I believe I entered the music industry when this was already a matter, so I wouldn’t be able to measure any change caused by it. But I do believe the CD format will keep longer than predicted. Remember, it is the last physical format – and the vinyl format is having quite a nice comeback, at least in some genres of music. And as you say, there is a real value for many listeners to have the artwork and lyrics available while listening to the album. Whether this is modified by age or genre I wouldn’t know, maybe both.

How does it make you feel to see so much attention given to shallow, vacuous music stars where celebrity status is prized over actual talent?

I don’t really relate to all that, as has very little to do with my world. There are so many different intentions behind the creation of music, so that two people who deal with music in some way, may have nothing in common except being from that world. I guess I prefer to relate to the intentions behind art, any art or action, more than to the general term of music. One can choose to be bitter or angry towards all this shallowness, but I think that is a trap not worth falling into. It doesn’t prevent you from doing your own thing, does it? ;-)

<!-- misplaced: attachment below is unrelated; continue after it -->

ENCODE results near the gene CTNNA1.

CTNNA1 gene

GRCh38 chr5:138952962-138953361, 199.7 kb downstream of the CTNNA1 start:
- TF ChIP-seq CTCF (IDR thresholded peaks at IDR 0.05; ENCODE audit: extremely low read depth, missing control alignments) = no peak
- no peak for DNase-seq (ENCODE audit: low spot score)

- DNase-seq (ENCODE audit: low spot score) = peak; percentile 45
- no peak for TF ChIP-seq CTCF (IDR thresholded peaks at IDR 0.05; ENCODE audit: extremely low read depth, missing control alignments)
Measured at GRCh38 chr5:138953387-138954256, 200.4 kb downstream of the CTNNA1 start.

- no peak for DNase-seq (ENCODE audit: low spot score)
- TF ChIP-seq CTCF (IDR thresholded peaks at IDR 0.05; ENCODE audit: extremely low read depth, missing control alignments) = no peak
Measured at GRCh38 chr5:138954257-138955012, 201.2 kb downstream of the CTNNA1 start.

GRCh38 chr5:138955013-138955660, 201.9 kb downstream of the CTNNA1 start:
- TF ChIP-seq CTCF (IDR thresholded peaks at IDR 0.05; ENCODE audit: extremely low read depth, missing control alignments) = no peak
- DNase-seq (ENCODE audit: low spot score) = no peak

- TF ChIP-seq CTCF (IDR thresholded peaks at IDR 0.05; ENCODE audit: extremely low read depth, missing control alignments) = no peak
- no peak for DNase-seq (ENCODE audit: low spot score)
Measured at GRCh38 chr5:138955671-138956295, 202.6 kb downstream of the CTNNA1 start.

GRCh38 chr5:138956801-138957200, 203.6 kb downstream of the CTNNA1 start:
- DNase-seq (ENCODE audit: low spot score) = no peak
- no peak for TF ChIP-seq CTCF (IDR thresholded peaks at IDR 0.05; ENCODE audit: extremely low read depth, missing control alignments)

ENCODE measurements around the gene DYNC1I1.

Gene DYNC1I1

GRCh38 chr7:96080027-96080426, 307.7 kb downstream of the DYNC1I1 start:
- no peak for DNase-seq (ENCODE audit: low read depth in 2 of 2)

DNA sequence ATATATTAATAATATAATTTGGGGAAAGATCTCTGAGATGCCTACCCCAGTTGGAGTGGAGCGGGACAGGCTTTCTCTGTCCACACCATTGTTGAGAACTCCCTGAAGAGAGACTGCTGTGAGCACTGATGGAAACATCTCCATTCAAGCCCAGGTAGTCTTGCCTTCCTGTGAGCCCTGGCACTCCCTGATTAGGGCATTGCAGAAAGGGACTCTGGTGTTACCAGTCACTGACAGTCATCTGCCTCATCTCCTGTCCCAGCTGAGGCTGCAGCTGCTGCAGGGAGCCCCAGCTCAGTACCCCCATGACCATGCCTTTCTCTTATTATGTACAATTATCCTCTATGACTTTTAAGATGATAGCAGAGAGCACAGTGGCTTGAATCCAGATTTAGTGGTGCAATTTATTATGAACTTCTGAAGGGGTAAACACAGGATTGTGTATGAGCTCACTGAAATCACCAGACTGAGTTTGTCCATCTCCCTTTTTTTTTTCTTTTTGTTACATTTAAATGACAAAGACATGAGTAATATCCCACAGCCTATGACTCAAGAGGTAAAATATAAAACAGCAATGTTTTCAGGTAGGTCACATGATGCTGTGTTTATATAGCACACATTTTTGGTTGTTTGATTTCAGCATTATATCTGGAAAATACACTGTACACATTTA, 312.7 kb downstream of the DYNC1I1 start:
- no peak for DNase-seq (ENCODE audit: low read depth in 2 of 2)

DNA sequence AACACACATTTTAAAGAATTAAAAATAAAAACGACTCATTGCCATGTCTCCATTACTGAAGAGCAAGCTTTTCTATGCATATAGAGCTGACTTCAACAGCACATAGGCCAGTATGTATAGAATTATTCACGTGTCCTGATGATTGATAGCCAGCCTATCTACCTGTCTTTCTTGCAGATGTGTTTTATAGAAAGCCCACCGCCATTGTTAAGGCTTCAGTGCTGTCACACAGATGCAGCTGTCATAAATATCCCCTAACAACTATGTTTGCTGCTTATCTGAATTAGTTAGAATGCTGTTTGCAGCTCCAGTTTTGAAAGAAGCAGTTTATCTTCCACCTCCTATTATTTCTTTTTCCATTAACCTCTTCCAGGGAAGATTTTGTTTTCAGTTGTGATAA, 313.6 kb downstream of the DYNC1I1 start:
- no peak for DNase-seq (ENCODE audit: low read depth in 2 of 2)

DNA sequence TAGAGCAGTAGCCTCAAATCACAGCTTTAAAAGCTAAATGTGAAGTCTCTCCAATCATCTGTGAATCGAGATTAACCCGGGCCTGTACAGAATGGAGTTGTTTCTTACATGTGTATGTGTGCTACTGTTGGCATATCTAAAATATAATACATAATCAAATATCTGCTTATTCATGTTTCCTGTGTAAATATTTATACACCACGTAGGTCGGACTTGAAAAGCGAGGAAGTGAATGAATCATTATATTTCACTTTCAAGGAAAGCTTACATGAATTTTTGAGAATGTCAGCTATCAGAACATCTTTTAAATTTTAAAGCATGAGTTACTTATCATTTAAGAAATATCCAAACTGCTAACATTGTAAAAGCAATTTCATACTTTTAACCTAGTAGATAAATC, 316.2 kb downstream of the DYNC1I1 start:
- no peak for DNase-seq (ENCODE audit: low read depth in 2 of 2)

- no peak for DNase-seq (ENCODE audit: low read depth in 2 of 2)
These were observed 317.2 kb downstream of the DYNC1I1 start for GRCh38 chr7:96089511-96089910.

Thank you for your time, Tirill, and best of luck with the wonderful new album!




Some further listening:

Winter Roses:


Dressed In Beauty:


`Nine and Fifty Swans’ album promo video


Before The World Was Made:



Tirill Prog Archives page: http://www.progarchives.com/artist.asp?id=7686
Tirill official webpage: www.tirill.no

My review for Tirill’s Um Himinjodur: http://www.progarchives.com/Review.asp?id=1083208
My review for Tirill’s `A Dance with the Shadows (reissued as `Tales from Tranquil August Gardens')’ : http://www.progarchives.com/Review.asp?id=874858